Climate change: UK financial sector responsible for nearly double Britain’s total net emissions | Climate News
Projects funded by UK financial institutions are responsible for 1.8 times the carbon emissions of Britain’s net annual total, a new report has suggested.
The study, commissioned by Greenpeace and WWF, estimated that major UK banks and asset managers were responsible for 805 million tonnes of emissions in 2019, resulting from loans and investments in areas such as energy and industry, and mortgages, making the sector the ninth largest. transmitter in the world if it was a country.
In the same year, the UK’s total net emissions amounted to 455 million tonnes of CO2.
Tanya Steele, managing director of WWF UK, said many UK citizens would be “alarmed” to learn that their money was “too often” used in ways that damage the environment, resulting in “the extraction of fossil fuels. , deforestation and other destructive activities “.
“This means that money for a better future can actually put our planet at risk,” she told Sky News in a statement.
Charlie Kronick, climate finance advisor for Greenpeace UK, said “poll after poll” showed the British public “wanted the country to lead the world in the fight climate change“, and yet many would be” shocked to learn that UK banks and asset managers [were] responsible for these huge carbon emissions â.
But a spokesperson for UK Finance, which represents 300 banking and finance companies, said lenders take their responsibility to society at large “very seriously”.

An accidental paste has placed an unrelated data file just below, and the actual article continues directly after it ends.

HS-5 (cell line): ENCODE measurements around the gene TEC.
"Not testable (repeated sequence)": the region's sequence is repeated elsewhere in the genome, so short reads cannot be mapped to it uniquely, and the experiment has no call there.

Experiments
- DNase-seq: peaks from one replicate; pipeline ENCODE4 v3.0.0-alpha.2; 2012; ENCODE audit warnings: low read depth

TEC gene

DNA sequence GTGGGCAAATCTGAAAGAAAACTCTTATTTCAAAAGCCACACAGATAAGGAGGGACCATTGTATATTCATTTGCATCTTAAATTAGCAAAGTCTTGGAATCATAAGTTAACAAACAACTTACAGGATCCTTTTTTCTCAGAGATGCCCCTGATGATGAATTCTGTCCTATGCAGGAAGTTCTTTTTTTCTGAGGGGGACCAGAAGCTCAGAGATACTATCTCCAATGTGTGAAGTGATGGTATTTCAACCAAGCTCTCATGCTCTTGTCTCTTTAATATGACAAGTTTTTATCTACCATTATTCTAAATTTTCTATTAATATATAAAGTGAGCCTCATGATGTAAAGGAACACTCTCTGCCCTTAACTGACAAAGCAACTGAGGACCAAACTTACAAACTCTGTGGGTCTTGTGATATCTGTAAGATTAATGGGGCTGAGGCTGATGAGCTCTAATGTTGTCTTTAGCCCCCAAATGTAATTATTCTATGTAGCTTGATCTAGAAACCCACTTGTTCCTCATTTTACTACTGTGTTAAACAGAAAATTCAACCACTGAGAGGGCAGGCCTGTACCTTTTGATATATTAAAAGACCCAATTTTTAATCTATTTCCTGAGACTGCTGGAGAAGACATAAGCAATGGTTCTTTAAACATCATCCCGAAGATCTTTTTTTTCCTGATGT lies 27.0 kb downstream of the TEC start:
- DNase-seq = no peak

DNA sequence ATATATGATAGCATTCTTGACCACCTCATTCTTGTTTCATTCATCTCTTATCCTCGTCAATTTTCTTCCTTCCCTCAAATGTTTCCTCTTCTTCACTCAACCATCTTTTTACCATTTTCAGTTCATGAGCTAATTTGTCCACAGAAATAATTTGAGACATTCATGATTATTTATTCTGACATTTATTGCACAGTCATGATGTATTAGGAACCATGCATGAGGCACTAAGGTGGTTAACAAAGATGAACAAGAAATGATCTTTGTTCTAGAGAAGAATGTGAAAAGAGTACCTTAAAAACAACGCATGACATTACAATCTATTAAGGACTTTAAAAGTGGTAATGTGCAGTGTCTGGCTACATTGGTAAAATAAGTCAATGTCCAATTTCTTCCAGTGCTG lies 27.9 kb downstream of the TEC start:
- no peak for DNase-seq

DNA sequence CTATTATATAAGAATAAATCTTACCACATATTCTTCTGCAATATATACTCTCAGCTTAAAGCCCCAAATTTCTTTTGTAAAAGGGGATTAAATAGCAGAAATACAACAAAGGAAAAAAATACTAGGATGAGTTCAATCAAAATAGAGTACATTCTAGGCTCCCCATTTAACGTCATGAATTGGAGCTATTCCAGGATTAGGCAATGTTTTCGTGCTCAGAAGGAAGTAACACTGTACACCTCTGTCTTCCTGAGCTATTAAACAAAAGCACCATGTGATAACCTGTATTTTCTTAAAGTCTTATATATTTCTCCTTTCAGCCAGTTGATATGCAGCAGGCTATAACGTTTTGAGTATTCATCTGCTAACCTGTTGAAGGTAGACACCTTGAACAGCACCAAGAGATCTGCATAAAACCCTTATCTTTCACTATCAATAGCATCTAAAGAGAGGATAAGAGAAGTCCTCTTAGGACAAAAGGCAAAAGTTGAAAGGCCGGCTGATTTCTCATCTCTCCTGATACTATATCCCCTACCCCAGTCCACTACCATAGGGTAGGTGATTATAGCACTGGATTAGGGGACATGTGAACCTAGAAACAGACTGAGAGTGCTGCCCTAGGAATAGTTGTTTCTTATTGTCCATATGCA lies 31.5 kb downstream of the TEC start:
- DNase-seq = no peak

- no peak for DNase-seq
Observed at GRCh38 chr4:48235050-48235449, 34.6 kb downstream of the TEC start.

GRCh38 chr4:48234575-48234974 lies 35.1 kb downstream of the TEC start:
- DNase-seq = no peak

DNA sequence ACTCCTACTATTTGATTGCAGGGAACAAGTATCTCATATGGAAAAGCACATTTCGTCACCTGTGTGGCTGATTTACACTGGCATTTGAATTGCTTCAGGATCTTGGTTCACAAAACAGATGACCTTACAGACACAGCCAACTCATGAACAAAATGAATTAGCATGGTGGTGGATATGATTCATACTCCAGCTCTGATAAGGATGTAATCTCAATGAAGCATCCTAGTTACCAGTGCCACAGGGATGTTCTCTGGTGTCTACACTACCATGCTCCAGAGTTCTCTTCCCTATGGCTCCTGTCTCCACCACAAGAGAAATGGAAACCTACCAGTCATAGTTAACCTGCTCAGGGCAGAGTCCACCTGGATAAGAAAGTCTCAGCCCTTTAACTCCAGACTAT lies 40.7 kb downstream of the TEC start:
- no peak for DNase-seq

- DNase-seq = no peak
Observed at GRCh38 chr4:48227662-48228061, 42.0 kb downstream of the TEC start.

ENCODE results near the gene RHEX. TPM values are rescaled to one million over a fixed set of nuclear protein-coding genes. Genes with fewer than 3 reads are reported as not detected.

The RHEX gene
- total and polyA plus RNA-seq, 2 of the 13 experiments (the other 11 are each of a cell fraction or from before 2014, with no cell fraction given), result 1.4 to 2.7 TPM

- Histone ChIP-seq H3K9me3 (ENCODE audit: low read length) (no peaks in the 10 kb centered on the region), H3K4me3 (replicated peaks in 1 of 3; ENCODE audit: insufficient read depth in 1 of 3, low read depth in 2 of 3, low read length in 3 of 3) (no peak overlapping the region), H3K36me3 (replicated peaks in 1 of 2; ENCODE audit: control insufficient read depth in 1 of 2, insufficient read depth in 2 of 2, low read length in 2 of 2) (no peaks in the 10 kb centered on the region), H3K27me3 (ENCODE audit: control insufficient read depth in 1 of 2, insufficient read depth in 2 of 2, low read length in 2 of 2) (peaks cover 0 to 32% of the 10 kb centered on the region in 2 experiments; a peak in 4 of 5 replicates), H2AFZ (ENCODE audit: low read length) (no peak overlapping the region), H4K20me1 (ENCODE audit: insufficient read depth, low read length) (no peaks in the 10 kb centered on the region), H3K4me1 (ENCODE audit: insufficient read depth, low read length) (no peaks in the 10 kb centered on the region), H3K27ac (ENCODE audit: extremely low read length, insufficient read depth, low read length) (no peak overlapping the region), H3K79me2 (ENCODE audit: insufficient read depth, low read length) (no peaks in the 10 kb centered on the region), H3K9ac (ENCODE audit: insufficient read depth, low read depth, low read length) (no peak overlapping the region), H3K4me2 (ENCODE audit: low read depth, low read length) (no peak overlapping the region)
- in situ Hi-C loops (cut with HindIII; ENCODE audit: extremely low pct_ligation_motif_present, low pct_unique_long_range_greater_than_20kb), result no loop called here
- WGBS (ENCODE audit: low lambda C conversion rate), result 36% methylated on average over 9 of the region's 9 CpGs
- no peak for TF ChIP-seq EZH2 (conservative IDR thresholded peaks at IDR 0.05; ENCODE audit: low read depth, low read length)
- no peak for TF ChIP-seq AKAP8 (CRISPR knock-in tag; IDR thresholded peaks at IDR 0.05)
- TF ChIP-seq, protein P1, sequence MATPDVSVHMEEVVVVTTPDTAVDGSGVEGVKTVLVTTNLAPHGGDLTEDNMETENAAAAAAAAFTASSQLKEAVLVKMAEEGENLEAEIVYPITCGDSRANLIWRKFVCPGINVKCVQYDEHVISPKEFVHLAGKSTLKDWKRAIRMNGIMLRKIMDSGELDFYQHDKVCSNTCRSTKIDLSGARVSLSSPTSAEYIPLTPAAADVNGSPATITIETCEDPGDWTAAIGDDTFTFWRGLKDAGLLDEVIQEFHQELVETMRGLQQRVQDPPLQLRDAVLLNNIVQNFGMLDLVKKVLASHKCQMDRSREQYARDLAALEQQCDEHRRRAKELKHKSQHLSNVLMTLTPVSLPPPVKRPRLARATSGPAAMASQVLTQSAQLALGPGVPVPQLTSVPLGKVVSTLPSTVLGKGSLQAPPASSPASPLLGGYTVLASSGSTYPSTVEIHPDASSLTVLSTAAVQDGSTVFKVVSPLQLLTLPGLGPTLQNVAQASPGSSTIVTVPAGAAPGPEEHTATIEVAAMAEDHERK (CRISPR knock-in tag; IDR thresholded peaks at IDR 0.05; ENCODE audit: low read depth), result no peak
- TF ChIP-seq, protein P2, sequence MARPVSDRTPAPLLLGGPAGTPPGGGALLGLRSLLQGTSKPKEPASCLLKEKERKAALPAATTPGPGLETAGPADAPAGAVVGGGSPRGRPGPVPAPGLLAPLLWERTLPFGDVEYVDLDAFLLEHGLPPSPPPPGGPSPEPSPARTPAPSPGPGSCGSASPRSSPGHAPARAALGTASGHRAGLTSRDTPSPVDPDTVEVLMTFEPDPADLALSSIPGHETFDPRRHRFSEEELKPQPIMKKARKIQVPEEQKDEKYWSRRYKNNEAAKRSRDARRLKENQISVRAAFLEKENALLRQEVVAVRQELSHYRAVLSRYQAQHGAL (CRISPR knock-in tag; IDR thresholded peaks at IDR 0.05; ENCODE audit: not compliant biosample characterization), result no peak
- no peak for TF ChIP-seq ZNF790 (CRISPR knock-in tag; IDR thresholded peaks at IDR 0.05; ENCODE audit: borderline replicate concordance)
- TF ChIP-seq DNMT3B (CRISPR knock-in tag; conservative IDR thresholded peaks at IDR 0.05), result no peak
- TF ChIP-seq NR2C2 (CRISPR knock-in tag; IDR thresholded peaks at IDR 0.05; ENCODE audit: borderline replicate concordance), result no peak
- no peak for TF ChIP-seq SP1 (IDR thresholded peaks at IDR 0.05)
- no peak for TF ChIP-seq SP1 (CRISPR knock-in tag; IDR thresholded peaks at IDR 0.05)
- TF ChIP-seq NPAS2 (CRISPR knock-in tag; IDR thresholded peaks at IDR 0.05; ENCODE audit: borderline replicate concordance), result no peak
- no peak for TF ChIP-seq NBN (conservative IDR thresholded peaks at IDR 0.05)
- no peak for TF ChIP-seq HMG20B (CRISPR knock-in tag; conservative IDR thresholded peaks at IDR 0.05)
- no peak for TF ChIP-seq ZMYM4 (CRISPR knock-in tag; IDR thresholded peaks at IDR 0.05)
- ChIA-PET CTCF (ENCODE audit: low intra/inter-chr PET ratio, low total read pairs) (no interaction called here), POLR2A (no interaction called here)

They said they were “playing a leading role in moving to net zero financing”, noting a recent commitment The UK’s six largest banking groups reduce their portfolio emissions to net zero by 2050.
But activists say many such pledges have been “denounced as greenwash”, which is why they are now calling on the government to regulate the financial sector in the same way as other high-carbon industries.
They say it would help align the industry with government and international targets for reducing emissions and preventing global warming beyond 1.5 degrees.
A government spokesperson said it was “harnessing the power of the financial system” to help meet its net zero goal by 2050.
“This includes making climate disclosures mandatory across the economy by 2025, forcing our financial regulators to consider our zero net commitment, announcing plans for the UK’s first ever green bond and the creation of a UK infrastructure bank that will unlock investments in the transition to net zero. “
PÃ´le Sud, which carried out the analysis, assessed the carbon emissions linked to loans and investments of an âindicative sampleâ of fifteen banks and ten asset managers.
In order to keep global temperatures as low as 1.5 Â° C above pre-industrial levels and to avoid further damage from climate change, we need to reduce carbon dioxide emissions by around 45% compared to 2010 levels by 2030, according to the Intergovernmental Panel on Climate Change (IPCC).
But since countries including the UK signed the Paris Agreement’s 1.5 Â° C target in 2015, the world’s 60 largest banks have provided Â£ 2.7 trillion to the Paris Agreement. fossil fuel industry, according to Rainforest Action Network.
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